Imagine the following scenario



USE test;    

CREATE TABLE dbo.Customer
     CustomerId   INT,
     Email        VARCHAR(100),
     SensitiveData VARCHAR(20)

INSERT INTO dbo.Customer
VALUES     (1,'abc@foo.com','12346789');

At some point an ETL process is written that performs some activities in the test database.

CREATE USER etlUser WITHOUT LOGIN; /*For demo purposes*/

CREATE TABLE dbo.StagingTable
     StagingTableId INT,
     SomeData       VARCHAR(100),


DENY SELECT ON dbo.Customer TO etlUser;
DENY SELECT ON dbo.Customer (SensitiveData) TO etlUser; /*For good measure*/

The etlUser should not have permissions to the Customer table (and certainly not to the SensitiveData column) so these are explicitly denied above.

The ETL process truncates dbo.StagingTable so is given ALTER table permissions on that.

This is flagged during a security audit. How dangerous is this scenario?

  • Why are relatively harmless actions like ALTER TABLE ADD COLUMN treated the same as the other actions (ALTER, DROP, constraints, triggers)? – smci Apr 14 '18 at 22:56

Pretty dangerous...

In addition to the obvious permission to change the structure of StagingTable itself the ALTER TABLE permission allows them to create triggers on the table. So in this case through ownership chaining they are able to both see sensitive customer data (despite the explicit DENY permissions) and perform vandalism on this second table.

EXECUTE AS user='etlUser'


/*Exposure of sensitive data*/
SELECT * FROM dbo.Customer;

DELETE FROM dbo.Customer;


--Fire the trigger
UPDATE dbo.StagingTable SET SomeData = SomeData WHERE 1=0;

| improve this answer | |

In addition to being able to add triggers, the ALTER TABLE permission also allows for:

  1. Disabling triggers (avoid audit trail)
  2. Disable constraints (allowing for bad data)
  3. Altering contraints (allowing for bad data)
  4. Altering column definitions (change datatype, max size, NULLability)
  5. Add a computed column that calls a T-SQL UDF (making it very difficult to get a parallel plan, which could easily hurt performance)

It also allows for removing columns, but that is not likely to go unnoticed (since it seems that we are looking for potential actions here that are more deceptive than malicious).

Fortunately, it is never necessary to grant this permission to anyone, nor is it necessary to wrap this in a stored procedure that uses the EXECUTE AS clause (typically followed by 'dbo' or OWNER). Module Signing allows for easy abstraction of privileged actions behind signed code (stored procedures, triggers, scalar UDFs, and multi-statement TVFs). I have example code showing how to accomplish this in the following answers, here on DBA.SE:

The difference between those two answers is the permission granted to the signature-based User. The permission to be granted (or DB Role to be added to) depends on the scope of what is needed. If you only need permission for a single table, then only grant ALTER on that table. If permission is needed for all tables in a specific Schema, then don't grant permission to individual tables, but instead grant the permission to the Schema itself. And so on.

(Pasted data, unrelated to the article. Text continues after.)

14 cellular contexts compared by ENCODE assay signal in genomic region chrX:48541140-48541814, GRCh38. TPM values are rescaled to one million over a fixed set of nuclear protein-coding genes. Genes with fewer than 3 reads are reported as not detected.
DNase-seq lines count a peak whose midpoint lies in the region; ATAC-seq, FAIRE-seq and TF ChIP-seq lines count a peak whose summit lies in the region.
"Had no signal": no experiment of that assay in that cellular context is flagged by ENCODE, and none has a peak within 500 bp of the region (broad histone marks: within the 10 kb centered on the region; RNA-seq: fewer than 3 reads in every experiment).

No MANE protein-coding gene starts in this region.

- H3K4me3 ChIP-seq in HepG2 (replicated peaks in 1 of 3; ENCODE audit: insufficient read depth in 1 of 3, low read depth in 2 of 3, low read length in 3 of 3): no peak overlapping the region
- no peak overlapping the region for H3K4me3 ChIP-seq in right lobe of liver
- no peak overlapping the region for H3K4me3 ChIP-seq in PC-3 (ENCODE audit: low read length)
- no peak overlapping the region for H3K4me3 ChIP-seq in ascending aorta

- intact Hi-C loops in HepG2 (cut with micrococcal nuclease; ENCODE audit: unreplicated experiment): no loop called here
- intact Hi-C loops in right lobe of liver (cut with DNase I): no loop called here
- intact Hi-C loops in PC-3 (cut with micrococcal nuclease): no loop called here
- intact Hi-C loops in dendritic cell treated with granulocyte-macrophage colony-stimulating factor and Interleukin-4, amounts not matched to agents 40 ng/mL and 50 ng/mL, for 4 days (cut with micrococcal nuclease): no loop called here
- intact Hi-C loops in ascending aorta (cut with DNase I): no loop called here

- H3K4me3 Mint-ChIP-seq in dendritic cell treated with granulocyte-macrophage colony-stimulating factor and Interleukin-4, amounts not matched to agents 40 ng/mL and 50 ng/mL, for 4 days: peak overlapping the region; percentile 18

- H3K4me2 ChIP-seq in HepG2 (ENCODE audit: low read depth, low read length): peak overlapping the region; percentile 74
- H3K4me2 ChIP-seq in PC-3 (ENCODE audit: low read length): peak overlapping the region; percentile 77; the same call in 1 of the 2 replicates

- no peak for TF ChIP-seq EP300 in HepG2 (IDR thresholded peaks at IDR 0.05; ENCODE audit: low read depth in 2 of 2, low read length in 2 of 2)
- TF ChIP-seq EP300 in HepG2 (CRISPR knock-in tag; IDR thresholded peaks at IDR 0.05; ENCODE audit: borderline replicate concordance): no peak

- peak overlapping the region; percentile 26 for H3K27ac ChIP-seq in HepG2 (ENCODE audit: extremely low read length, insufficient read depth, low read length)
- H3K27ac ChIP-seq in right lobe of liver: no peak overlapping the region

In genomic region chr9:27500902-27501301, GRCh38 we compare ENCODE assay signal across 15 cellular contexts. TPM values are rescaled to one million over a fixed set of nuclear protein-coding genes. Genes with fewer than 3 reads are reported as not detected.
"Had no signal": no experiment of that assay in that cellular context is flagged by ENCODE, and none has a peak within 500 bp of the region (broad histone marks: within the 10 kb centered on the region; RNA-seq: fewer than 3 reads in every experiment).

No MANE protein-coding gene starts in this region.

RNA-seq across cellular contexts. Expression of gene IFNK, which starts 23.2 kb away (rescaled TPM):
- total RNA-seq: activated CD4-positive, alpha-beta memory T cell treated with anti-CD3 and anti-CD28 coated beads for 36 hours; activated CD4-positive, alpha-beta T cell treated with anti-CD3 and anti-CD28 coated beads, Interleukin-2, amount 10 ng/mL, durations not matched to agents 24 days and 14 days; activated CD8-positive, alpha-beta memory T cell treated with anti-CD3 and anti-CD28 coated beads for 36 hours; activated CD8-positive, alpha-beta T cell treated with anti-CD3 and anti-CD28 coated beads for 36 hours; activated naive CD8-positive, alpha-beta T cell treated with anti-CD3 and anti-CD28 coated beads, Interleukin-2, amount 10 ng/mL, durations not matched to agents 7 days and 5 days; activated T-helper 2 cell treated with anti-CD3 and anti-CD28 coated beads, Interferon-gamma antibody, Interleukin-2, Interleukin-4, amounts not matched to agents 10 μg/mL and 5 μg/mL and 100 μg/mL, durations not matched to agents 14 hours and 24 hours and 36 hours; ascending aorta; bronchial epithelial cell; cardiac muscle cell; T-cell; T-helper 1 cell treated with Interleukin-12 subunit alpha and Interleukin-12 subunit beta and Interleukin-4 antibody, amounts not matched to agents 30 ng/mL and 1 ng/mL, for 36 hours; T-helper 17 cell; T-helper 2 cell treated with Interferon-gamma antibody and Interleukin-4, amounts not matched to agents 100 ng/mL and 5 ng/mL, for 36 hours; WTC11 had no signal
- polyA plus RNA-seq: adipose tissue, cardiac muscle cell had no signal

Module signing is a few extra steps as compared to creating a schema specifically for the ETL user, or using the EXECUTE AS clause, but:

  1. it is really just a simple copy and paste given that the code is available in both answers linked above, and
  2. it is certainly the most secure option available. It only allows that operation via that piece of code, and only to those given EXECUTE permission to that code. Being a Schema owner allows for certain implicit permissions that are unnecessary. And, using EXECUTE AS 'dbo' or EXECUTE AS OWNER (assuming the owner is dbo) will give the entire process, from that point forward, dbo permissions, not just the stored procedure / trigger / function that you used EXECUTE AS with. Module signing confines the permissions to only the code that you signed, and not any code called by the signed code.
| improve this answer | |
  • 2
    With some systems (at least some MySQL versions) there is a really dastardly way to effectively obliterate a VARCHAR column without it being instantly noticed by programs erroring out: reduce its size to 0. This will clear it out, and silently discard anything written to it... – rackandboneman Apr 14 '18 at 21:28

A better practice would be to create a staging schema, owned by the ETL user. Then the ETL process can truncate tables, disable constraints, perform partition switching, etc within the staging schema. The ETL user would only need limited permission on the other schemas.

You can also use a database role instead of a single user.

Of course you can also enable your limited user to perform table truncations with a dbo-owned stored procedure, like this:

create procedure truncate_t 
with execute as owner
  truncate table t;
| improve this answer | |

Your Answer

By clicking “Post Your Answer”, you agree to our terms of service, privacy policy and cookie policy

Not the answer you're looking for? Browse other questions tagged or ask your own question.